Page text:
I finally finished it! I have been wanting to read Born to Run by Christopher McDougall for a few years now, based on the recommendation of a good friend, the lovely, globe-trotting proprietress of Musings from an American-Nepali Household.
The day I brought it home, I had been looking for another running book at the library – What I Talk About When I Talk About Running by Haruki Murakami, which I had seen briefly but appealingly reviewed by another blogger. Since the library didn’t have it, I just wandered over to the shelf where I would have found it and took a gander at the books with the same call numbers. (This is a favorite method of mine when looking for nonfiction works on a particular subject. I’d rather look at the spines than a list on a computer screen.)
At that point, Born To Run jumped out at me, not just because of the enticing combination of yellow text on a blue background, but because I remembered the title from way back when. I’m not usually one to turn down a serendipitous encounter with a book on my to-read list, so I took it off the shelf and made it mine for a couple of weeks.
What an adventure in reading this was! Nonfiction books filled with history and scientific studies tend to be a touch on the boring side, their authors having seemingly all agreed to use dry, uninspired prose, and to describe every detail at exhausting length. Christopher McDougall obviously did not get this memo. This book was clearly a labor of love, the author’s curiosity and passion shining through on every page. It was neither overly academic nor dumbed down, but written at a comfortable level.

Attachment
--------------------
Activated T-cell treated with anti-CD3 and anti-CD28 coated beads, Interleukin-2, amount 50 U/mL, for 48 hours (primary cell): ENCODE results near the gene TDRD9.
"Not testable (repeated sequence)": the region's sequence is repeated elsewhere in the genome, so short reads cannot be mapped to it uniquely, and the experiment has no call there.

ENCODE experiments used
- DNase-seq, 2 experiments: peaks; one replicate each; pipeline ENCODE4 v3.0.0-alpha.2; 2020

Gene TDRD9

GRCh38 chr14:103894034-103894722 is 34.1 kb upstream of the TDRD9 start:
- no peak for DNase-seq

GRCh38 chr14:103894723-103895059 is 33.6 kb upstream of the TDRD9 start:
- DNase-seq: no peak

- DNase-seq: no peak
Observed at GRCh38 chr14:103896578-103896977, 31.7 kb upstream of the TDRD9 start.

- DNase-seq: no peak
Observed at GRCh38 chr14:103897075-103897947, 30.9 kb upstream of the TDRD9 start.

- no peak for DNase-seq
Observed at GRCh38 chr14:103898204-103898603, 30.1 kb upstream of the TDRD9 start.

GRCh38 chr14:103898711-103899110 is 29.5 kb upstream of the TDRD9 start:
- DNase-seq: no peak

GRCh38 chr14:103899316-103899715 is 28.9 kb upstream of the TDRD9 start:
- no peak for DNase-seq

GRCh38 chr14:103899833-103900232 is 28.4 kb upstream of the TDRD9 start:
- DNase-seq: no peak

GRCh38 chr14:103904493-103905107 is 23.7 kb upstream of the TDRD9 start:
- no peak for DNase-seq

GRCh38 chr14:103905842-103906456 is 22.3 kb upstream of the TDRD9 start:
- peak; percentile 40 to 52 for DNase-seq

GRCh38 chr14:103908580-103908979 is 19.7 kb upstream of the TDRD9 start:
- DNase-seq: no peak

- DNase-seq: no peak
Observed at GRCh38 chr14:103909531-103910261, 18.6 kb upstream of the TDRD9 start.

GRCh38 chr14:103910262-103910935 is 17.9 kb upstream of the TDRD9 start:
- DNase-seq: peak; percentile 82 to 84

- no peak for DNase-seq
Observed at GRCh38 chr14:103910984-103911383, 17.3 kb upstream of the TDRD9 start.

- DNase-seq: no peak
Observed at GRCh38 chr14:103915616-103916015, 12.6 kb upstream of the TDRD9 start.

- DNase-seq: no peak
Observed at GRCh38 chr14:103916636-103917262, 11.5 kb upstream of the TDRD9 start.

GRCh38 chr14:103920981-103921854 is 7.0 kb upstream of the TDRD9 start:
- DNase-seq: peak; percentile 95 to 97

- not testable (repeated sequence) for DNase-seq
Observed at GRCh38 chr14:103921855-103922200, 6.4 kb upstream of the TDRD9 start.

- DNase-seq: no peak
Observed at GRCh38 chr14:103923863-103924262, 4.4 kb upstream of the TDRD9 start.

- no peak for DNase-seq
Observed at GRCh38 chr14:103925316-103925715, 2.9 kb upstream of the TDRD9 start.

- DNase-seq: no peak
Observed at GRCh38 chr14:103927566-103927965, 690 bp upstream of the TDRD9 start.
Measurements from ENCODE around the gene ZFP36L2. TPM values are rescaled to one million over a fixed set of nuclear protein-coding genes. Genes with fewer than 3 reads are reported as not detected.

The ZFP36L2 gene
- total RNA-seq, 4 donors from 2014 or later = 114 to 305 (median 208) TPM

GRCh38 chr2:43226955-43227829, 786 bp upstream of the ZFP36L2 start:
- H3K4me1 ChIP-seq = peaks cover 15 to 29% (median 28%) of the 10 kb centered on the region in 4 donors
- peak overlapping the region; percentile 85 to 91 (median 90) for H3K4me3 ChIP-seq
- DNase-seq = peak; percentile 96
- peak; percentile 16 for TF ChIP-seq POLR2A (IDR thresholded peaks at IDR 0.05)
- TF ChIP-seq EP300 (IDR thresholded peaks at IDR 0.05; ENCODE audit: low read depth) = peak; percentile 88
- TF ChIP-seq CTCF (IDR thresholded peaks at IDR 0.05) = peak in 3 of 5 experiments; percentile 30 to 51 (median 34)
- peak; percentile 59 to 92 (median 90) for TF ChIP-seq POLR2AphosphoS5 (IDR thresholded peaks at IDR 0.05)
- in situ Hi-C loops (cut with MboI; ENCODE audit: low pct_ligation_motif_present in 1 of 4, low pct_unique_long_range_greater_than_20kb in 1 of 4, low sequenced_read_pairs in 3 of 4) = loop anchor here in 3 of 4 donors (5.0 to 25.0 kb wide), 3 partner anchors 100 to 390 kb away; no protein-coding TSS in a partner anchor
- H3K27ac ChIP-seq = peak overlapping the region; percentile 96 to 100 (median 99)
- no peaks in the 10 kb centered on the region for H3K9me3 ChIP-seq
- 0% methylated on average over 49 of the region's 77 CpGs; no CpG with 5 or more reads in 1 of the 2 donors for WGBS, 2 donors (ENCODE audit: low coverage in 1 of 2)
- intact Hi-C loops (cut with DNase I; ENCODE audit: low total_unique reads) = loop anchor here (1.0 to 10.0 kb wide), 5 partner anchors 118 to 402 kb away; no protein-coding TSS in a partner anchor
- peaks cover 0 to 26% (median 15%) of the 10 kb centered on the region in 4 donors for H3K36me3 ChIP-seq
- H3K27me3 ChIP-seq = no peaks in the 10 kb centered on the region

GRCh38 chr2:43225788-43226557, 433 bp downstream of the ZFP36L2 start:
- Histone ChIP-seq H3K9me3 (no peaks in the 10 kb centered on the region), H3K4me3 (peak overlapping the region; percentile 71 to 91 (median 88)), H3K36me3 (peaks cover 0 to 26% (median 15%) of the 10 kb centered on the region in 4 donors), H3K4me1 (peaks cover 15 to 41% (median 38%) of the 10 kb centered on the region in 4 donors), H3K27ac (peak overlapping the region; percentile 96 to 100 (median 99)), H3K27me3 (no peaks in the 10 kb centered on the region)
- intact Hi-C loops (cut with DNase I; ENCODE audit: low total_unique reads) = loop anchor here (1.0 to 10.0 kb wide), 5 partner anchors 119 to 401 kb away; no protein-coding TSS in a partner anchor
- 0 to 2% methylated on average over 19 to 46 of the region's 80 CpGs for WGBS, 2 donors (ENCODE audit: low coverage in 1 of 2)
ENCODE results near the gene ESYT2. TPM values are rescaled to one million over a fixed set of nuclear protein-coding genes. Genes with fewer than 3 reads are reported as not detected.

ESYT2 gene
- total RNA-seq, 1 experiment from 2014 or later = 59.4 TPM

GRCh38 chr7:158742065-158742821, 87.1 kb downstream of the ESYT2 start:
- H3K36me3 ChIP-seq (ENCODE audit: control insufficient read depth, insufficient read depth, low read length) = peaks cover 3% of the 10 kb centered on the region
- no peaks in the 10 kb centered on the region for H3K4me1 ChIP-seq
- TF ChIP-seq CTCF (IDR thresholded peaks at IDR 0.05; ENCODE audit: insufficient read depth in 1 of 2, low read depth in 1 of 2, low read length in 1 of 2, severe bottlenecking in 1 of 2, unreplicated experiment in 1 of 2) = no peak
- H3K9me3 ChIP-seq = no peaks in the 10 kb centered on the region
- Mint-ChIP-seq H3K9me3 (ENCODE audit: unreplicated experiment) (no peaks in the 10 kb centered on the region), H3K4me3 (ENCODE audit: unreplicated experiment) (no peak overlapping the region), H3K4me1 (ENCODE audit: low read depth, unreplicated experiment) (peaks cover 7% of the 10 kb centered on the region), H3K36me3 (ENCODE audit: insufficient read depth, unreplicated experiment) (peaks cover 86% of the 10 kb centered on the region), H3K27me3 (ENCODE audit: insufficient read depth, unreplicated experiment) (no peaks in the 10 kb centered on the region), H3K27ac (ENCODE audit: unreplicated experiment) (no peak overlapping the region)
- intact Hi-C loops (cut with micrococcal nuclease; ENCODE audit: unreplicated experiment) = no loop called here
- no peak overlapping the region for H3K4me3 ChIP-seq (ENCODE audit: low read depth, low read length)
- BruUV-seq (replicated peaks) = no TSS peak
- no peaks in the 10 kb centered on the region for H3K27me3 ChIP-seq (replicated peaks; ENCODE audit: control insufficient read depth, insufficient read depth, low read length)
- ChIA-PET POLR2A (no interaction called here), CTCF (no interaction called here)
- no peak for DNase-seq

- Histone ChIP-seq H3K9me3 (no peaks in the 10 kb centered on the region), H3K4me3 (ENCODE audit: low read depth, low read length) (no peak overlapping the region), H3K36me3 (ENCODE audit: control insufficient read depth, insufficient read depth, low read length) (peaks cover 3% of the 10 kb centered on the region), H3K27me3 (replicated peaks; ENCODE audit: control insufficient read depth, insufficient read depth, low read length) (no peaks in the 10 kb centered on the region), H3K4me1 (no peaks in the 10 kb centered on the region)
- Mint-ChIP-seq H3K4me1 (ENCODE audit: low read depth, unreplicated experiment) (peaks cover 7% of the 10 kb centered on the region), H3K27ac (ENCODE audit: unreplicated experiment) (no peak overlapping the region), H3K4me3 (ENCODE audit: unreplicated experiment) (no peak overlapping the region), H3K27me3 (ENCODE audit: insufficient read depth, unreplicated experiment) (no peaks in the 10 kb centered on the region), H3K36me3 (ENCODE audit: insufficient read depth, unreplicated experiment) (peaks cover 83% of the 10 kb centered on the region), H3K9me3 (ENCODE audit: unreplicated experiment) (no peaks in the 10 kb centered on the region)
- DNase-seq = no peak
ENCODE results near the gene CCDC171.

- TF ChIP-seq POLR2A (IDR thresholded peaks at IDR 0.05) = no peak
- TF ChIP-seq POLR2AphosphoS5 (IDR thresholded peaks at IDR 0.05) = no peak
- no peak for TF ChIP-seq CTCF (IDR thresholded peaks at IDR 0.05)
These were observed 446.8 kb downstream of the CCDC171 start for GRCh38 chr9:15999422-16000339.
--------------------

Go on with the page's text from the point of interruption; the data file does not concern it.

There is a wealth of information in this book, but it reads like a fun story about a whole ensemble cast of unique and genuinely likable characters. Since they aren’t characters, but real people, it’s interesting how there did not seem to be a single individual I wouldn’t have enjoyed chatting with. Perhaps McDougall was sympathetic to everyone even while portraying some of them at their worst, but I wonder if perhaps there isn’t some truth to his tentative theory that running makes people nicer. (From Chapter 27 – “My personality had even changed: The grouchiness and temper I’d considered part of my Irish-Italian DNA had ebbed so much that my wife remarked, ‘Hey, if this comes from ultrarunning, I’ll tie your shoes for you.’ I knew aerobic exercise was a powerful antidepressant, but I hadn’t realized it could be so profoundly mood stabilizing and — I hate to use the word — meditative.”)
Born To Run really is a story, though, in essence. It’s not exactly a memoir, but a narrative of the author’s quest to find out the answer to a complex question about why tribal people with minimal foot protection, surrounded by extreme terrain, can run continuously for actual days without injury, while runners in first-world countries with top-of-the-line equipment get hurt regularly, without fail. As McDougall begins to find answers (and some non-answers), more questions are raised, the issue becomes deeper, and his drive to figure it all out only grows stronger.
He becomes a better runner in the process, makes some surprising revelations, and forms more than a few friendships with some remarkable people. I felt like I was on the journey with him, making those discoveries alongside him, having a wonderful shared experience. He overturned some of my beliefs about early humans and our evolution as a species, and amazed me by showing me what our incredible bodies are capable of.
I haven’t even begun to touch upon everything covered in this book – I couldn’t possibly, not without writing another book of my own, because McDougall didn’t waste a single page. It’s not a long book, but it is a full one. Born To Run is exciting, humorous, and bursting at the seams with eye-opening information.
I originally said that I would recommend this to all runners, but now I’ve changed my mind. I recommend this book to everyone, because once you read it, you’ll see that everyone is, in fact, a runner.